Fire-Generated Tornadic Vortices

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Neil Lareau, Nicholas J Nauslar, Evan Bentley, Matthew Roberts, Sammuel Emmerson, Brian Brong, Matthew Mehle, James Wallman


Fire-generated tornadic vortices (FGTVs) linked to pyrocumulonimbi (pyroCb) are a potentially deadly, yet poorly understood and seldom observed wildfire hazard. In this study we use radar and satellite observations to examine three FGTV cases during high impact wildfires during the 2020 fire season in California, USA. We establish that these FGTVs each exhibit tornado-strength anticyclonic rotation, with rotational velocity as strong as 30 m s-1 (60 kts), vortex depths of up to 5 km AGL, and pyroCb plume tops as high as 16 km MSL. These data suggest similarities to EF2+ strength tornadoes. Volumetric renderings of vortex and plume morphology reveal two types of vortices: embedded vortices anchored to the fire and residing within high reflectivity convective columns and shedding vortices that detach from the fire and move downstream. Time-averaged radar data further show that each case exhibits fire-generated meso-scale flow perturbations characterized by flow splitting around the fire’s updraft and pronounced flow reversal in the updraft’s lee. All the FGTVs occur during deep-pyroconvection, including pyroCb, suggesting an important role of both fire and cloud processes. The commonalities in plume and vortex morphology provide the basis for a conceptual model describing when, where, and why these FGTVs form.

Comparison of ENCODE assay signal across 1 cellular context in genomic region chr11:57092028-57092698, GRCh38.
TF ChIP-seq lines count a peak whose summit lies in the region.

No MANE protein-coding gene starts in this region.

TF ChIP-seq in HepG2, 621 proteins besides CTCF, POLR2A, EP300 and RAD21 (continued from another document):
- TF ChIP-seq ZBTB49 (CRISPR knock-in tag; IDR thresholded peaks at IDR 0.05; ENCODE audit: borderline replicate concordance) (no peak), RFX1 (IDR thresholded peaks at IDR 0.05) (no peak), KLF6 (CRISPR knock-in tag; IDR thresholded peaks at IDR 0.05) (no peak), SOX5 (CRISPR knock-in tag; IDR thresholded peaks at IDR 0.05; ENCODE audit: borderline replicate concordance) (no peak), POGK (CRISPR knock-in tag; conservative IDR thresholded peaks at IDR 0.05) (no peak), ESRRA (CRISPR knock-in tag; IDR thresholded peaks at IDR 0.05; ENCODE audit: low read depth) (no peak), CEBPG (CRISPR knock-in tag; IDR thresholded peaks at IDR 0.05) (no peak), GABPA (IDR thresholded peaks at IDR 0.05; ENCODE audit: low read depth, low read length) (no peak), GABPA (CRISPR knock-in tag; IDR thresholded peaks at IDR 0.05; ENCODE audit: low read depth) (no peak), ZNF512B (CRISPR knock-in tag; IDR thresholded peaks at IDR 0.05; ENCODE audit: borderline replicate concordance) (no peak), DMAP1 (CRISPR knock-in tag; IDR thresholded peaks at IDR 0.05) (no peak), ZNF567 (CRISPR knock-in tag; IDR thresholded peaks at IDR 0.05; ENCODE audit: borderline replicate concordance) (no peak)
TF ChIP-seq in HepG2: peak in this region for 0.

Atmospheric Sciences, Meteorology


tornado, wildfire, Pyrocumulonimbus


Published: 2021-08-23 01:39

Last Updated: 2021-08-23 04:39


CC BY Attribution 4.0 International

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